Ring-necked ducks show off now

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A ring-necked duck in Mill Pond, 2010. — Photo by Sarah Mayhew

Telling someone where they can find a particular kind of bird is always risky. Birds move around a lot, and even if they’re where you say they should be, they often don’t cooperate by being visible or audible. So I really appreciate a reliable critter like the ring-necked duck, which allows a pronouncement like this one: if you bring your binoculars to the pond at Cranberry Acres, the exquisite little Vineyard Open Land Foundation preserve off Lambert’s Cove Road, any day over the next few weeks, it’s virtually certain that you can get a good look at a ring-necked duck. (But approach quietly, or that look will likely be of airborne birds, rapidly receding.)

They’re worth seeing, though. The males especially, now that they’re emerging from their brief post-breeding “eclipse” plumage, are singularly handsome ducks, with white flanks, dark backs, and iridescent purple heads. The duller females are also attractive in an understated way, brownish overall but echoing the two-toned body pattern of the males. Delicate white “spectacle” markings and a pale area around the base of the bill help distinguish female ring-necked ducks from other female waterfowl.

The overall effect is much like a scaup, or “bluebill.” But the solidly black back of a ring-necked duck is clearly darker than that of a scaup, and scaup (around the Island at least) prefer the sea or the great ponds to the shallow, interior ponds preferred by the ring-neck, which have boldly patterned bills, with a white ring adjacent to a dark tip.

But don’t get your hopes for seeing the eponymous neck ring: for reasons lost in ornithological history, like the ludicrously misnamed red-bellied woodpecker, this duck is named for a mark that is generally invisible in the field, a dull golden band at the base of the male’s neck. But both sexes feature a noticeable peak or crest on the head, and even in bad light, this structural feature will help identify a ring-necked duck.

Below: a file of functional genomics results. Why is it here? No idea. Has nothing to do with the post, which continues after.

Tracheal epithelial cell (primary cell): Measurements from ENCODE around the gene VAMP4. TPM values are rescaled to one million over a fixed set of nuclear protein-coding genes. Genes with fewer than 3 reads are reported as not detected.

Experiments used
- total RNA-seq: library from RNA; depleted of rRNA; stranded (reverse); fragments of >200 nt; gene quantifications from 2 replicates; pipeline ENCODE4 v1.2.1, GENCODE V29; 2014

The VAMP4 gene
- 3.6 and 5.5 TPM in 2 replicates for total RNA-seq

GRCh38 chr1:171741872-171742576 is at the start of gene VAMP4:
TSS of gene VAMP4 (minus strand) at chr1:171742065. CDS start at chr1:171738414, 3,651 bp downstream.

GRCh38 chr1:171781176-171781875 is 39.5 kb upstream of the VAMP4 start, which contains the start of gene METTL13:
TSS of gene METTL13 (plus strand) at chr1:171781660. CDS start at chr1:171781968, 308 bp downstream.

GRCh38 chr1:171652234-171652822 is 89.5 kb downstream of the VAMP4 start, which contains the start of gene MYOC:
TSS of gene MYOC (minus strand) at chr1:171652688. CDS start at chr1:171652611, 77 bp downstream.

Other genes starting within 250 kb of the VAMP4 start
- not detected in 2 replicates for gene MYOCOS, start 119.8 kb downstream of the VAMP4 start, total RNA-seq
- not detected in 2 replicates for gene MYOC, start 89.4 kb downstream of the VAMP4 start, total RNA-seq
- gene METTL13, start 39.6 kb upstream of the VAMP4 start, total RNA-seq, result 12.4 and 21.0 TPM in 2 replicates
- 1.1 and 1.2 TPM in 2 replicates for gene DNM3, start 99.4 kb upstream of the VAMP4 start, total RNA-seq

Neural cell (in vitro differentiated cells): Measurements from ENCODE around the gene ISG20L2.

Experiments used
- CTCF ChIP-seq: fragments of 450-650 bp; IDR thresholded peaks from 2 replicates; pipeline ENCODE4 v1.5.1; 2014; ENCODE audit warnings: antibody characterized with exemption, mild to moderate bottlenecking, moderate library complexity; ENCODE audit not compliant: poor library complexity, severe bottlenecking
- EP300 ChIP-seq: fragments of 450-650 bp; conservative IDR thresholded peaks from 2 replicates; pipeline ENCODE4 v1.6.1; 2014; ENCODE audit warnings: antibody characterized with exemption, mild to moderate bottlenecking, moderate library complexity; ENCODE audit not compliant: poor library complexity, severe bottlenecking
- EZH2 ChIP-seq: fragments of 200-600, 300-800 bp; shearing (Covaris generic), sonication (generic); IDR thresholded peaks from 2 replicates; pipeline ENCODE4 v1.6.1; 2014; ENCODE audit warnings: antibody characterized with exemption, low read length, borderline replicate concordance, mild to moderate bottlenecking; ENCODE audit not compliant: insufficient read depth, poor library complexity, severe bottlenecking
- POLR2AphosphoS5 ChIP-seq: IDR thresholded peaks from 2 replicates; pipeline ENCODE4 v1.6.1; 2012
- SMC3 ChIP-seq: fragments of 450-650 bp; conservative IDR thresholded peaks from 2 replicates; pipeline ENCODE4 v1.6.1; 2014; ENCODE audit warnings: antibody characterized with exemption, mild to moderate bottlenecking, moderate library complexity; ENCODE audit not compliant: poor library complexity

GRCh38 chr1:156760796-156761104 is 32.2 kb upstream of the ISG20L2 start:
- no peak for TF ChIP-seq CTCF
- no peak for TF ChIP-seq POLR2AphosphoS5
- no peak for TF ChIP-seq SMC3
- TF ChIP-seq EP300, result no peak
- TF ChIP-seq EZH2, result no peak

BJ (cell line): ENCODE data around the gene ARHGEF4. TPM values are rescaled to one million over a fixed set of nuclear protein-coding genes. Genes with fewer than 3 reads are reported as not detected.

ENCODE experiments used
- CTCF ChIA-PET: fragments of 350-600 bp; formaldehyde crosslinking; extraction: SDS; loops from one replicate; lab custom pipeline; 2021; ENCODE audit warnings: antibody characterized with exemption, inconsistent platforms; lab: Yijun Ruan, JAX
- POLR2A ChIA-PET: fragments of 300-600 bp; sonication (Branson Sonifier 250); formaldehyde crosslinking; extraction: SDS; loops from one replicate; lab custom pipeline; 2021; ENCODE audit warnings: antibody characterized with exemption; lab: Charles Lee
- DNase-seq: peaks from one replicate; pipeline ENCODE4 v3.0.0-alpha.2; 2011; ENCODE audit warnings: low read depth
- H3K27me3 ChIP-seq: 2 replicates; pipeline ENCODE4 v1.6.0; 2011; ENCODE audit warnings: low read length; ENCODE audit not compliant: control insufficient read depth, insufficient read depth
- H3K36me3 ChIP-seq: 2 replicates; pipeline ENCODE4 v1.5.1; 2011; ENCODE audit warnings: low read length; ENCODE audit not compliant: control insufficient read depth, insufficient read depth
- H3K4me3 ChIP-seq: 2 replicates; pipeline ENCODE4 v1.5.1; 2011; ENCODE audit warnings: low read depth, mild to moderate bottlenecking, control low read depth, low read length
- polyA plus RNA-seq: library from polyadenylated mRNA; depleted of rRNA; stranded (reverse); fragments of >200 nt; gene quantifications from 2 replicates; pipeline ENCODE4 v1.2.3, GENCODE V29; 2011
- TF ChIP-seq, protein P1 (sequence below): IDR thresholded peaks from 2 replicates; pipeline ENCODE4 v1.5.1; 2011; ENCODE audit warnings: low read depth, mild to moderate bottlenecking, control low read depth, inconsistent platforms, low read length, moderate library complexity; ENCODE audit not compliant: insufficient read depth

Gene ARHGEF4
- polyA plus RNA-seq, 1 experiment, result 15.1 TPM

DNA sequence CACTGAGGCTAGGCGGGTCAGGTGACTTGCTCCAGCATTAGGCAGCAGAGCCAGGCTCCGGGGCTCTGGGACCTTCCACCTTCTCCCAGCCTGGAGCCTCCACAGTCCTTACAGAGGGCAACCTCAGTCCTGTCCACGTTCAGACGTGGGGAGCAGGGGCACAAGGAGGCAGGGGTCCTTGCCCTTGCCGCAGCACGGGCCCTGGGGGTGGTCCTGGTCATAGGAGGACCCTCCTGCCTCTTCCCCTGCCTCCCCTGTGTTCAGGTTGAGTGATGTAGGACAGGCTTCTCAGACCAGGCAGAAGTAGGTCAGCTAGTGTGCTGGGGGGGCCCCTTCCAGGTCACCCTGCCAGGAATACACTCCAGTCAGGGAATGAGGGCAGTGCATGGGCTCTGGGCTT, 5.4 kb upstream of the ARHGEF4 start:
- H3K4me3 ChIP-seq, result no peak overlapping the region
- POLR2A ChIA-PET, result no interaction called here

For reasons best known to the ducks themselves, the pond at Cranberry Acres is a favorite location for these waterfowl as they move south on fall migration. They turn up in other ponds, too, and occasionally even on saltwater around the Island. But some historical accounts of this species note a tendency to favor some ponds over others, seemingly similar ones nearby, and this is definitely the case on the Vineyard. Cranberry Acres almost always has a flock at the appropriate season, and these flocks can be large: I’ve seen more than 30 individuals here. The first fall migrants may turn up as early as September; they’ll likely remain until the pond freezes and forces them farther south.

Ring-necked ducks have never struck me as especially wary. But their fondness for small ponds often means that you can’t see them until you’re quite close. So the first glimpse you get is often of a small flock taking wing in response to your presence. Capable fliers equipped for long migration, ring-necked ducks leap into the air without the running take-off of a scaup. The whistling sound of their wings as they take flight is a sound that I associate strongly with late autumn (and — a useful field mark — the wings lack the extensive white on the top side that characterize the two species of scaup).

The genus to which the ring-necked duck belongs contains some prodigious divers, like the canvasback and the two scaup species. And, to be sure, a ring-necked duck can dive perfectly well. But whether on its breeding grounds, during migration, or in its winter range in the southern United States, coastal Mexico, or the Caribbean, ring-necked ducks generally frequent shallow, weedy bodies of water where diving isn’t an especially useful talent. Ring-necks often feed by tipping their tails up like mallards, or even just picking up food or prey items from the water surface as they swim.

As with many kinds of waterfowl, their diets depend mainly on what’s readily available: aquatic vegetation, seeds, insects and insect larvae, and even occasionally frogs or salamanders. Cranberry Acres is a prolific breeding area for dragonflies, and it may be that an abundance of overwintering dragonfly larvae on the pond bottom is part of what brings these ducks to this pond so reliably.

A fairly numerous species that breeds in a wide swath across Canada and the northern tier of the United States, ring-necked ducks are generally in Massachusetts only during fall migration, and for an ever briefer visit in early spring. There are a few breeding records for the Bay State, though, and it wouldn’t surprise me too much if a pair of this species lingered to breed some spring, at Cranberry Acres or perhaps in a swampy cove head on a great pond. They’re versatile birds, clearly more focused on finding the resources they need than on playing by particular rules.

Ring-necked ducks are regular in small numbers on the Vineyard Christmas Bird Count, and as our winters grow progressively milder, these ducks are likely to grow more regular and more numerous in the winter months. I won’t complain; they’re lovely birds, and even having them here just for the autumn is a fine thing.